The horse racing newspaper background is slightly interesting, the gangster stuff seemed very old hat to me. I liked the stripper character but when she got killed in the hit-and-run accident I lost interest in the book. I plodded on though.

    I also read Alexander's first book MOST MEN DON'T KILL with a completely different detective character (also a newspaperman). It had some colorful background in Manhattan's Lower East side, some interesting Runyonesque characters in the Bowery, but as a mystery was very run-of-the-mill. I never finished it which upset me because I never got to the point where the eccentric sleuth Tommy Two-Toes who collects penguins appeared. Ah well...

  2. That embarrassing mistake has been duly corrected. I must have automatically added a "G" to his name when I was writing this review. No idea why.

    Anyway, I was definitely expecting more from the impossible situation, because the previous book was such a fine example of the dying message that it raised expectations and hoped that he would do the same with the impossible crime story, but that was, alas, not the case. Oh, well.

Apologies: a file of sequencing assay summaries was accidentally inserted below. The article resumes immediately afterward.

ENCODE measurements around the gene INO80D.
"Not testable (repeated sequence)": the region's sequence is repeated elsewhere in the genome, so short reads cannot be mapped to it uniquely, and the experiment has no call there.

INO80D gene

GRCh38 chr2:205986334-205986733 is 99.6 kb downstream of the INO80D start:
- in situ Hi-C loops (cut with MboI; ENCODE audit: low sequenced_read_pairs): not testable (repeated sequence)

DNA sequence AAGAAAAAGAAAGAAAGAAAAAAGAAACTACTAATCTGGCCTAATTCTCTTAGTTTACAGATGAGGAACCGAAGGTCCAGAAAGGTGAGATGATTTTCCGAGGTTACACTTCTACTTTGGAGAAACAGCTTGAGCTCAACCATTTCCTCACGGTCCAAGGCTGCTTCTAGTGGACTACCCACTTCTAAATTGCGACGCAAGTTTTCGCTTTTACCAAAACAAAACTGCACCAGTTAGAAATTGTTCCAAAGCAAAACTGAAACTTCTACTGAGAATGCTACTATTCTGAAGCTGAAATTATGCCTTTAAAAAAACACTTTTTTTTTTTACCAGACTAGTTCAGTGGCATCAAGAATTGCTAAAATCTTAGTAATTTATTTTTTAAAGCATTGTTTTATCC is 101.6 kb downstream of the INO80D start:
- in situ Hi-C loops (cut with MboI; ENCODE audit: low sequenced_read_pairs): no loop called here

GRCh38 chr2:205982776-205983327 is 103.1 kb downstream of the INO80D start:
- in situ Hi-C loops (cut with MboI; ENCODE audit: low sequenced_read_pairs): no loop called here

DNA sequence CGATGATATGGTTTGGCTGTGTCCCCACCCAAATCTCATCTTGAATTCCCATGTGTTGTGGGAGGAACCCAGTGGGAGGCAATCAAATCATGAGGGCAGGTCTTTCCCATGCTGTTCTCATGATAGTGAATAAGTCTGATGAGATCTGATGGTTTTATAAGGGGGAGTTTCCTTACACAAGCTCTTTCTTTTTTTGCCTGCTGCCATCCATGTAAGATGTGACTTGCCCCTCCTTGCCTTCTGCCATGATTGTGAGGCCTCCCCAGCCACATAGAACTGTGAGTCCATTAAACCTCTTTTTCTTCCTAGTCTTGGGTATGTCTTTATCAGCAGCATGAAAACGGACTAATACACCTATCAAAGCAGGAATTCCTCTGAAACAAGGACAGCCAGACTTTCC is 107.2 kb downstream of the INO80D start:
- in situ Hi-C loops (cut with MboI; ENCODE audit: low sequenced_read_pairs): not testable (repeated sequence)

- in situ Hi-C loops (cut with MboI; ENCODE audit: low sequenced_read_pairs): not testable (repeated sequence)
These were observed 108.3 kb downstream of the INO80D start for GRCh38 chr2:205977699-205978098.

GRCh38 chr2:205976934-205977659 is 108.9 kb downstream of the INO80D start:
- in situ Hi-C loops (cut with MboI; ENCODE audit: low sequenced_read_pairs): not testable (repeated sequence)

3. The 1950s seem to have yielded fairly few really excellent impossible-crime novels. Books that come to mind include 'Death Has Many Doors' by Fredric Brown (1951) and 'Thin Air' by Howard Browne (1954). Then things picked up in 1960 with the publication of 'Mr Diabolo' by Anthony Lejeune. The ancient legend with regards to this individual went as follows: "Mr Diabolo could pass through locked doors and barred windows. He could disappear in the middle of an empty lane. To meet him - to meet this sinister faceless figure with the long cloak and red waistcoat and strange top hat - meant death." I think after enjoying books like these, it can be a very mighty letdown to encounter writers like Alexander whose solutions to tantalizing opening problems are utterly unimaginative. On the other hand, it can be very gratifying to discover some long-forgotten author who found the knack for pulling out all the stops and leading his/her readers down a devilishly exciting path in unravelling a very clever mystery setup. So the quest goes on...